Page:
The only difference between adventure and disaster is preparedness.

Monday, March 4, 2013

Don't Drink Out of the Toilet

The single most important item in your disaster supply kit is water. The human body can generally survive for 30 days without food, granted those 30 days would suck big time. However, a body can only survive without water for about 3 days. I've heard people say that they don't need to store a bunch of water because they can drink out of their water heater or the tank of their toilet. In theory, yes, you can do this. In reality, do you really want to? Have you looked in your toilet tank? Do you know what kind of gnarly floaties live in your water heater? Do you really hate yourself and your family that much that you feel they need to drink out of the toilet? Maybe you do, and that's okay (I guess), I'm not here to judge. But--if you value yourself and your family, you'll set aside a few bucks to buy yourself some decent emergency water. Here are a few tips:

Store at least one gallon of water per person, per day in a cool, dark place. The average individual must drink at least two quarts of water every day. Children, nursing mothers, the elderly and people in warmer climates need more. Additional water should be reserved for personal hygiene and food preparation. The U.S. Department of Homeland Security encourages individuals to store enough water to last a minimum of three days - bearing in mind that water is needed for drinking as well as for personal hygiene.

Choose appropriate containers for water storage; disinfect before use. Personally, I wouldn't store water in any plastic containers that have ever stored juice, milk or soda (or antifreeze or lighter fluid). Seriously, there is nothing that will remove the taste of what has previously been in there. Also, milk jugs are very, very low quality plastic. Not only will they leach chemicals into your water, after about 3 months they'll start to seep and leak and eventually crumble altogether. Honestly, it's much less hassle to just buy water already sealed in a gallon size or more. Make sure to check the label and rotate it as needed. There's no need to waste it once it's beyond its date. Just use it to water flowers or to clean something. The reason that there is a "use by" date is not because the water itself expires, it's that after a year or so the plastic begins breaking down. Those chemicals that are leaching into the water are NOT GOOD FOR YOU. Trust me. Rotate it.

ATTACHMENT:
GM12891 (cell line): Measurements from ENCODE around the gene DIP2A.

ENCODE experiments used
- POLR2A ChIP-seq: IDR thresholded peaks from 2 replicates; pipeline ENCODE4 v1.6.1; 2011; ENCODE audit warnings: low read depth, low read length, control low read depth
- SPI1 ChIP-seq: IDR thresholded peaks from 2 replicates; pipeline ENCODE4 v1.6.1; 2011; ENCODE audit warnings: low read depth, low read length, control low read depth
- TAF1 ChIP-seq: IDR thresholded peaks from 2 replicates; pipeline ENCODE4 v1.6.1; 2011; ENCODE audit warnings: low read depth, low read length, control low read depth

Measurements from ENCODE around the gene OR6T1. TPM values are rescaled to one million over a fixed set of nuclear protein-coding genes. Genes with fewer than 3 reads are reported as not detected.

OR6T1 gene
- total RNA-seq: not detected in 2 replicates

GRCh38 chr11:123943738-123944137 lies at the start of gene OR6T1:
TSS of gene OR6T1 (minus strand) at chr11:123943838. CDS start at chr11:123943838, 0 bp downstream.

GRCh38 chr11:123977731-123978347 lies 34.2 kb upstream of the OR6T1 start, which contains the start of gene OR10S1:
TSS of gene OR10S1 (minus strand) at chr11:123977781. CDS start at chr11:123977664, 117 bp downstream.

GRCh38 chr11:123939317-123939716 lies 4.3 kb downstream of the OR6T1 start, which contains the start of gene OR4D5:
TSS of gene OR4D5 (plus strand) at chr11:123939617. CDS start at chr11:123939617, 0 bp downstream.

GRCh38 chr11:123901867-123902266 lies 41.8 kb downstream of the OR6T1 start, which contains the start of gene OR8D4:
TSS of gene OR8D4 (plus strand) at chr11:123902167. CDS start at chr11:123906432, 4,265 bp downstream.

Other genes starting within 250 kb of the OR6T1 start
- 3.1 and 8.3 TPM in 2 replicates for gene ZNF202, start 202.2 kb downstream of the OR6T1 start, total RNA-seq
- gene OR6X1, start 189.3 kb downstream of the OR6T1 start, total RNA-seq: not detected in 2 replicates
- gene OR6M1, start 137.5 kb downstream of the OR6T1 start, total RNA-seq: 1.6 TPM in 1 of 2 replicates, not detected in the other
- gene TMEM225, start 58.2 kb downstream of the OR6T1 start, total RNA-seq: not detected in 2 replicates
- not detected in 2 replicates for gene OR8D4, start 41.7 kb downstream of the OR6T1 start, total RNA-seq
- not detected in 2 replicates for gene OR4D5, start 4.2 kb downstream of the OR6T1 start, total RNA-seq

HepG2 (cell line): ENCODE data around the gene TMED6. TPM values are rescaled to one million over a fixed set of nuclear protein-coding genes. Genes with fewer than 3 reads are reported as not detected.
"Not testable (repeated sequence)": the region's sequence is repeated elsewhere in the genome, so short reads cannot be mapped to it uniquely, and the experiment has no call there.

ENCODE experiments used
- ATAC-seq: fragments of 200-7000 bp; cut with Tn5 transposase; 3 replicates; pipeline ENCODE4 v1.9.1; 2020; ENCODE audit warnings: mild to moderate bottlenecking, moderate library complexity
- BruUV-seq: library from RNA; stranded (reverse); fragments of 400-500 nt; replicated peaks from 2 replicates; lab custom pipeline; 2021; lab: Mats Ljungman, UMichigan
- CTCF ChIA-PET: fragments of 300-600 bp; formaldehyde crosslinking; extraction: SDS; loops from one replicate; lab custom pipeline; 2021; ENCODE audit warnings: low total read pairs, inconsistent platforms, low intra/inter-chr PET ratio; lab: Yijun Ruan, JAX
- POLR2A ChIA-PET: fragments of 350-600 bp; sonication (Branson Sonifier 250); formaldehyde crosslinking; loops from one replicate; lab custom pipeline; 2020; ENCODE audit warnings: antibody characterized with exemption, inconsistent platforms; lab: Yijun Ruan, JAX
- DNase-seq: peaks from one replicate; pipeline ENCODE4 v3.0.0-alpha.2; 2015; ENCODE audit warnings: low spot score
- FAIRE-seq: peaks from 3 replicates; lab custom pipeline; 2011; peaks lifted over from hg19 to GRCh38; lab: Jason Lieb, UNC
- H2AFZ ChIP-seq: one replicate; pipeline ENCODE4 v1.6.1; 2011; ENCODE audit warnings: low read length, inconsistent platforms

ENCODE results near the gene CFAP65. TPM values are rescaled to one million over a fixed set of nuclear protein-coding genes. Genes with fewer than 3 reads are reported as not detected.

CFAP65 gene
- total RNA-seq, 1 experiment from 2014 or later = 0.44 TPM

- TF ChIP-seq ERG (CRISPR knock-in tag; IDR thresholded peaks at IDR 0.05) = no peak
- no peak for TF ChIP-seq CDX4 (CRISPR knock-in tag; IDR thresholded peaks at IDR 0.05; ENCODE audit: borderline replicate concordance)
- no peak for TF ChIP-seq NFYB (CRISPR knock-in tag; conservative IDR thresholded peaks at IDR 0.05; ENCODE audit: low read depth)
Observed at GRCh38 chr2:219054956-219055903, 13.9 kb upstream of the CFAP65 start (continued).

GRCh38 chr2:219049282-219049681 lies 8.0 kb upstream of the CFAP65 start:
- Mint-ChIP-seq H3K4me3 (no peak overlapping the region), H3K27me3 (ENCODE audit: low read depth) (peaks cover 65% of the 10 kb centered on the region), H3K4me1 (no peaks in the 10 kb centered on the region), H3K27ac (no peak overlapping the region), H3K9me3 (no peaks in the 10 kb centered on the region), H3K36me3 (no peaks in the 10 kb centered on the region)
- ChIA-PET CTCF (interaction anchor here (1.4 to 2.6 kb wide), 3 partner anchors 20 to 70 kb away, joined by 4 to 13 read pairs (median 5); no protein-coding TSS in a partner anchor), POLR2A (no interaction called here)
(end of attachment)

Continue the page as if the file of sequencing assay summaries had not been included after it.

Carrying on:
Another good option is to buy three or five-gallon polycarbonate bottles (#7) and fill them with tap water. The #7 in the triangle on the bottom of the bottle means that it is a much higher quality plastic and will last longer without leaching. You can fill up these bad boys and not worry about rotating them for 5 years. Most municipal water is already treated with a variety of chlorine and fluoride, so there isn't a need add additional bleach. If you get your water from a well, you might consider adding a few drops of unscented bleach. The standard formula is about 10 drops per gallon of water. (Drops, like from an eye dropper, not 10 pours). Then seal the container and put a piece of tape on it with the date so you know when to rotate it. Also, you don't need to throw out the bottle after 5 years, just replace the water so it's fresh. The bottles are good for about 20 years

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